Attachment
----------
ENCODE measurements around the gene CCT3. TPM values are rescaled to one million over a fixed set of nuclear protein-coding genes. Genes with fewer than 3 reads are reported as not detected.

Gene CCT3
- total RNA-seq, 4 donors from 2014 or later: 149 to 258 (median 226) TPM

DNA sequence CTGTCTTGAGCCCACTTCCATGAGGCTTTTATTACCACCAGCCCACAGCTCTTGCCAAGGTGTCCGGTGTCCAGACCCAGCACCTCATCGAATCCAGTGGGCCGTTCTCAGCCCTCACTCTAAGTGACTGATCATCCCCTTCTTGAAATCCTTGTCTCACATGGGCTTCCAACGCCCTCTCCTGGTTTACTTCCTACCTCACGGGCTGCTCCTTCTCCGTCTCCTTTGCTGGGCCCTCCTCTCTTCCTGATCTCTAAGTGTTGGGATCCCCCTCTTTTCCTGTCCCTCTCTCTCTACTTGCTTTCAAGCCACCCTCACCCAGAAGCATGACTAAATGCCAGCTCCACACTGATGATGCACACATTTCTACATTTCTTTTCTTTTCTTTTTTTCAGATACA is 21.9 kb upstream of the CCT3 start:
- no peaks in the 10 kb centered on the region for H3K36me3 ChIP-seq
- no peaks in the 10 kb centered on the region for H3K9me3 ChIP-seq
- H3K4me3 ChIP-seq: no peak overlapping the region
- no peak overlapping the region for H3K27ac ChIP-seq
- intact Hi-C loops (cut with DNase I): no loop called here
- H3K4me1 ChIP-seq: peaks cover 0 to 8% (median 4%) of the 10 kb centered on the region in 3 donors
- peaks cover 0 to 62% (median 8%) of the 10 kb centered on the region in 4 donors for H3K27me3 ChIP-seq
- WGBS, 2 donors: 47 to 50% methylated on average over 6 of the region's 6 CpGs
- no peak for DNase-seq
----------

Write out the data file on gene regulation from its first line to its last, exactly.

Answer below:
ENCODE measurements around the gene CCT3. TPM values are rescaled to one million over a fixed set of nuclear protein-coding genes. Genes with fewer than 3 reads are reported as not detected.

Gene CCT3
- total RNA-seq, 4 donors from 2014 or later: 149 to 258 (median 226) TPM

DNA sequence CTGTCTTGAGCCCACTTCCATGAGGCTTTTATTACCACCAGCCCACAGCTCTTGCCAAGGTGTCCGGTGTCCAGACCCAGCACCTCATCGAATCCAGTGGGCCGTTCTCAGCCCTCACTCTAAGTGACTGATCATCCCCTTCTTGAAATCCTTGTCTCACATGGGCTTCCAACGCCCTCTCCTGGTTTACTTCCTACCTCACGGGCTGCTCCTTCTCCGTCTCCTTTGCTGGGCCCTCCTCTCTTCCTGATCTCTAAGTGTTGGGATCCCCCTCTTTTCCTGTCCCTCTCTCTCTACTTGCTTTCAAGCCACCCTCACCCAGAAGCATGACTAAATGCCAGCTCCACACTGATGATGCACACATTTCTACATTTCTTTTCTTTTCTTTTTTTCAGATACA is 21.9 kb upstream of the CCT3 start:
- no peaks in the 10 kb centered on the region for H3K36me3 ChIP-seq
- no peaks in the 10 kb centered on the region for H3K9me3 ChIP-seq
- H3K4me3 ChIP-seq: no peak overlapping the region
- no peak overlapping the region for H3K27ac ChIP-seq
- intact Hi-C loops (cut with DNase I): no loop called here
- H3K4me1 ChIP-seq: peaks cover 0 to 8% (median 4%) of the 10 kb centered on the region in 3 donors
- peaks cover 0 to 62% (median 8%) of the 10 kb centered on the region in 4 donors for H3K27me3 ChIP-seq
- WGBS, 2 donors: 47 to 50% methylated on average over 6 of the region's 6 CpGs
- no peak for DNase-seq